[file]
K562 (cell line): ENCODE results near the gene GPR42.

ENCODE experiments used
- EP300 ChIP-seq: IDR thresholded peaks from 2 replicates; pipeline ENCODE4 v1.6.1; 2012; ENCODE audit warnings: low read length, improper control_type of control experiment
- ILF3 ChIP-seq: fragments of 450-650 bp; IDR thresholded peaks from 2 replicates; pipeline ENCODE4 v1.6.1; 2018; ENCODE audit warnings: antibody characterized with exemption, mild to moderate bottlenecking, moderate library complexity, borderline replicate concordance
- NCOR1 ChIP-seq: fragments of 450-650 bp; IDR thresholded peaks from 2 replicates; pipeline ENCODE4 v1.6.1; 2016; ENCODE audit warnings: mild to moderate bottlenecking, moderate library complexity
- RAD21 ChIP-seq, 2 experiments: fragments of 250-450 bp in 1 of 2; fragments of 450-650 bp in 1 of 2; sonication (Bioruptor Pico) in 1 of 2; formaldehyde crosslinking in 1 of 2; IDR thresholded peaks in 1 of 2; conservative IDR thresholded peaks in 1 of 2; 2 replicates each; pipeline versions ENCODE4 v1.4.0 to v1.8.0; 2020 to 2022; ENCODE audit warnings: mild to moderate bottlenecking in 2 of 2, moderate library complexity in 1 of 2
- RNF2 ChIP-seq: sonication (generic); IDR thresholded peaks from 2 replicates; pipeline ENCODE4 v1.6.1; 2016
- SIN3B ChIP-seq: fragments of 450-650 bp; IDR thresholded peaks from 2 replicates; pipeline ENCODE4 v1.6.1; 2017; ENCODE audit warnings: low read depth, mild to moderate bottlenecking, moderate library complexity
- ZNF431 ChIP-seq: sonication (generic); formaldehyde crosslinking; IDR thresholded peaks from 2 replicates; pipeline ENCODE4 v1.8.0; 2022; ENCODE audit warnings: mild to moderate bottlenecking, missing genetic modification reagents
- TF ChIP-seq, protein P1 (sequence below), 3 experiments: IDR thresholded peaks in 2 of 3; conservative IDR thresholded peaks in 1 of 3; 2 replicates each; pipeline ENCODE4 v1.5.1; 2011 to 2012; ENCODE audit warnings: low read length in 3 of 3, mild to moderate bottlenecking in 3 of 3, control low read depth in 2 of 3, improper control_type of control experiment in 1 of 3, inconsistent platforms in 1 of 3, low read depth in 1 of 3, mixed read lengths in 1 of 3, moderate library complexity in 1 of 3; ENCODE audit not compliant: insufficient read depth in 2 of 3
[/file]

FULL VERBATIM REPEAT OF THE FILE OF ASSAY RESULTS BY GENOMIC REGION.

K562 (cell line): ENCODE results near the gene GPR42.

ENCODE experiments used
- EP300 ChIP-seq: IDR thresholded peaks from 2 replicates; pipeline ENCODE4 v1.6.1; 2012; ENCODE audit warnings: low read length, improper control_type of control experiment
- ILF3 ChIP-seq: fragments of 450-650 bp; IDR thresholded peaks from 2 replicates; pipeline ENCODE4 v1.6.1; 2018; ENCODE audit warnings: antibody characterized with exemption, mild to moderate bottlenecking, moderate library complexity, borderline replicate concordance
- NCOR1 ChIP-seq: fragments of 450-650 bp; IDR thresholded peaks from 2 replicates; pipeline ENCODE4 v1.6.1; 2016; ENCODE audit warnings: mild to moderate bottlenecking, moderate library complexity
- RAD21 ChIP-seq, 2 experiments: fragments of 250-450 bp in 1 of 2; fragments of 450-650 bp in 1 of 2; sonication (Bioruptor Pico) in 1 of 2; formaldehyde crosslinking in 1 of 2; IDR thresholded peaks in 1 of 2; conservative IDR thresholded peaks in 1 of 2; 2 replicates each; pipeline versions ENCODE4 v1.4.0 to v1.8.0; 2020 to 2022; ENCODE audit warnings: mild to moderate bottlenecking in 2 of 2, moderate library complexity in 1 of 2
- RNF2 ChIP-seq: sonication (generic); IDR thresholded peaks from 2 replicates; pipeline ENCODE4 v1.6.1; 2016
- SIN3B ChIP-seq: fragments of 450-650 bp; IDR thresholded peaks from 2 replicates; pipeline ENCODE4 v1.6.1; 2017; ENCODE audit warnings: low read depth, mild to moderate bottlenecking, moderate library complexity
- ZNF431 ChIP-seq: sonication (generic); formaldehyde crosslinking; IDR thresholded peaks from 2 replicates; pipeline ENCODE4 v1.8.0; 2022; ENCODE audit warnings: mild to moderate bottlenecking, missing genetic modification reagents
- TF ChIP-seq, protein P1 (sequence below), 3 experiments: IDR thresholded peaks in 2 of 3; conservative IDR thresholded peaks in 1 of 3; 2 replicates each; pipeline ENCODE4 v1.5.1; 2011 to 2012; ENCODE audit warnings: low read length in 3 of 3, mild to moderate bottlenecking in 3 of 3, control low read depth in 2 of 3, improper control_type of control experiment in 1 of 3, inconsistent platforms in 1 of 3, low read depth in 1 of 3, mixed read lengths in 1 of 3, moderate library complexity in 1 of 3; ENCODE audit not compliant: insufficient read depth in 2 of 3